The woman’s case was then heard by a three-member court panel led by the chief justice.
Her lawyer he informed judgment about the seriousness of her condition: she suffered from “lack of sleep, hallucinations and suicide attempts” if she missed a day of psychiatric medication. “She even tried to harm her child,” her lawyer said He said. “That’s why the children are with their mother-in-law.” All of the above are symptoms of postpartum psychosis.
The judges – it is not clear why – seemed skeptical about the seriousness of the woman’s mental state. Their focus so far has been squarely on the well-being of the fetus. The court ordered a medical board to investigate whether the psychiatric drugs prescribed to the woman for postpartum psychosis could harm the fetus – and if so, what alternative drugs could be given to her to minimize the harm.
Arguing for the government, the Additional Solicitor General went a step further. She He said “it was no longer a question of the woman’s right to choose”, since 24 weeks had passed, but whether the fetus was “capable of life”. She claimed that doctors had in the past written about the “screams and cries” of fetuses aborted late in pregnancy, according to several reports.
The three-member court panel eventually rejected the 27-year-old’s request, explaining that the fetus had no major abnormalities and that there was no “immediate threat” to her life.
Maybe the judges are right: a 27-year-old woman can physically survive childbirth. But they decided to completely ignore her categorical, unequivocal wish not to have a child. They refused to acknowledge the suffering of a woman, already wounded and scarred by motherhood, who might even pose a risk to her children as she loses control of herself and her sanity – as if three more months of pregnancy were a trifle to bodies accustomed to the punishing rigors of womanhood.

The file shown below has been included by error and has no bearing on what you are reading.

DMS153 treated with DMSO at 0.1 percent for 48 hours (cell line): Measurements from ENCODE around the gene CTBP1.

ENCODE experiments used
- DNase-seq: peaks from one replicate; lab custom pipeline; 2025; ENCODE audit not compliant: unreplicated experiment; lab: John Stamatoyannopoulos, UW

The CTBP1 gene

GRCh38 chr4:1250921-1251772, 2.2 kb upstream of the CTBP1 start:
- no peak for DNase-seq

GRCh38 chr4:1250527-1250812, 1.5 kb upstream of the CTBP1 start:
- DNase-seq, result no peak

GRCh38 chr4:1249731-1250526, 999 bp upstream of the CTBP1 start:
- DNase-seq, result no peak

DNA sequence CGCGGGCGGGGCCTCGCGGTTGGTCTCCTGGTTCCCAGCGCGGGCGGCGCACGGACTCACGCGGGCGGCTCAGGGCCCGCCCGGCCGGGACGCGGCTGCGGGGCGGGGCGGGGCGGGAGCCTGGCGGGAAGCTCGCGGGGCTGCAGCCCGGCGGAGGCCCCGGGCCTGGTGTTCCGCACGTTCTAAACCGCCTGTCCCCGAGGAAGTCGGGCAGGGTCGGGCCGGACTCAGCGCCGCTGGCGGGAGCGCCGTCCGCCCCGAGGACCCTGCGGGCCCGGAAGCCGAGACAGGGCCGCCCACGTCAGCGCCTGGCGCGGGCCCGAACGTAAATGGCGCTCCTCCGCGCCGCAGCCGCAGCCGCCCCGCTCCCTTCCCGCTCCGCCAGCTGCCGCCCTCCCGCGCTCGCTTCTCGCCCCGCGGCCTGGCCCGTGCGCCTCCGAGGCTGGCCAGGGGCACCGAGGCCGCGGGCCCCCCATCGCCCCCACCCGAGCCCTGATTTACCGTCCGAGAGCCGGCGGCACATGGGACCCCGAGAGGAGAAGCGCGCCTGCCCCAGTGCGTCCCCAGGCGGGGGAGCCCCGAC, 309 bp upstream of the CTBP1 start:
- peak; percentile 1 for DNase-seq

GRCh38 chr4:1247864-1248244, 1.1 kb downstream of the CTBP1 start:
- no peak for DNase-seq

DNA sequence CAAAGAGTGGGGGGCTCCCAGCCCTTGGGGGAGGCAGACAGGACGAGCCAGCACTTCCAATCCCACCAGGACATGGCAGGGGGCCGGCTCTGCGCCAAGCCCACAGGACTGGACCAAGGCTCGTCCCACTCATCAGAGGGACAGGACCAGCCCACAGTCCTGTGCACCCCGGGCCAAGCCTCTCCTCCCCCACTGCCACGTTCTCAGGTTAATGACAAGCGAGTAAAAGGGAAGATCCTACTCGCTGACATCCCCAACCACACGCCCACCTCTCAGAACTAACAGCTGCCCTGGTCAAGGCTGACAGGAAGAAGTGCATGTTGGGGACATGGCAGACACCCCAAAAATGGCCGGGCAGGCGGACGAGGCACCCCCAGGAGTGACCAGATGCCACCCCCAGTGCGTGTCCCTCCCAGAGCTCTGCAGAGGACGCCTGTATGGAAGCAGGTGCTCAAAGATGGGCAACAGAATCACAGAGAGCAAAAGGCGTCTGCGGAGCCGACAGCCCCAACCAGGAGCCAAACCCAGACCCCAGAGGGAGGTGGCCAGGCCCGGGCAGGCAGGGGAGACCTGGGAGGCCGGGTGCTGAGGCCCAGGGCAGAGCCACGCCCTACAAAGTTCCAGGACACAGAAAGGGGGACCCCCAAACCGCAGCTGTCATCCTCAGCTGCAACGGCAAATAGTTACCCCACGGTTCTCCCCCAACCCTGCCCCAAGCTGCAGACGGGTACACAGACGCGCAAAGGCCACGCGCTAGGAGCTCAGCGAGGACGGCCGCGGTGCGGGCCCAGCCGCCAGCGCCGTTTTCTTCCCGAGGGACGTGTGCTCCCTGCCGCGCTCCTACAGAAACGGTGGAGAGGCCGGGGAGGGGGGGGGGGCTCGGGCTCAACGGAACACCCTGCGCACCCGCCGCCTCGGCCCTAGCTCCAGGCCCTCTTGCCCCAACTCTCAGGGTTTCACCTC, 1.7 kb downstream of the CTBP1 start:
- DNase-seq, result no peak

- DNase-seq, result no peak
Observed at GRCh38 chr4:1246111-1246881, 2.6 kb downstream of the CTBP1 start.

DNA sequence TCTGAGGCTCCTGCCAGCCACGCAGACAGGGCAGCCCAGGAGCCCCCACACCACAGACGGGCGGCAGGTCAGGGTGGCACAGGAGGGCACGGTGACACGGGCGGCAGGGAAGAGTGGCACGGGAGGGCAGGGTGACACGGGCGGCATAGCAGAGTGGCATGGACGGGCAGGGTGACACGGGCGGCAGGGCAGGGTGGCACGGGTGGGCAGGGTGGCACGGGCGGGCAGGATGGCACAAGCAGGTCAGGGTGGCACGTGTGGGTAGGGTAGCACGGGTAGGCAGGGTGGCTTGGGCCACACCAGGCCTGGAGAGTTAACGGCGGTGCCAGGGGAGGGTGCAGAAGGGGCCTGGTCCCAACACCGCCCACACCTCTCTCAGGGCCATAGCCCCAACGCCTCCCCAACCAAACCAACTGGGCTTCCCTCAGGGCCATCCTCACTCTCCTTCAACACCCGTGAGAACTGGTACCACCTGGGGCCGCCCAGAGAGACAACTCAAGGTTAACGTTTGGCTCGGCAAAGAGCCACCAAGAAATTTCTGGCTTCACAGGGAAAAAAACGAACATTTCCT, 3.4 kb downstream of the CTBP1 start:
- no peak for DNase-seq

A moral panic seemed to prevail over fetuses “screaming” and “heartbeats” stopping, statements that fueled unnecessary paranoia about a common medical procedure. More worryingly, the government’s arguments draw a contrast between a woman’s right to her own body and the “right to the unborn child”, on which Indian law is silent.
But, as Justice Nagarathna argued in her dissent, “it would be inappropriate to conclude that the fetus has a separate identity from the mother,” or that “despite the mother’s physical or mental health being compromised, she will have to continue the pregnancy until the fetus is give birth”.
Almost all our institutions, be it the family, the state, the judiciary or the medical establishment, are so steeped in patriarchy that they struggle to consider women as equal citizens and accept the exercise of their will, unless they are clear victims – an unmarried mother, a rape victim.
The woman who refused to be a mother because of the horror it caused her, unfortunately did not answer.
Instead, what we are left with is, as Justice Nagarathna warned, “a visceral picture of a woman being forced to continue with an unwanted pregnancy”.
It also raises a troubling question: What precedent might such a ruling set for Indian women?
In many recent cases the Supreme Court has been criticized for betraying the principles it has eloquently defended in the past – the complete disregard for the choices of a mentally challenged woman in this case should also be on the list of bitter disappointments.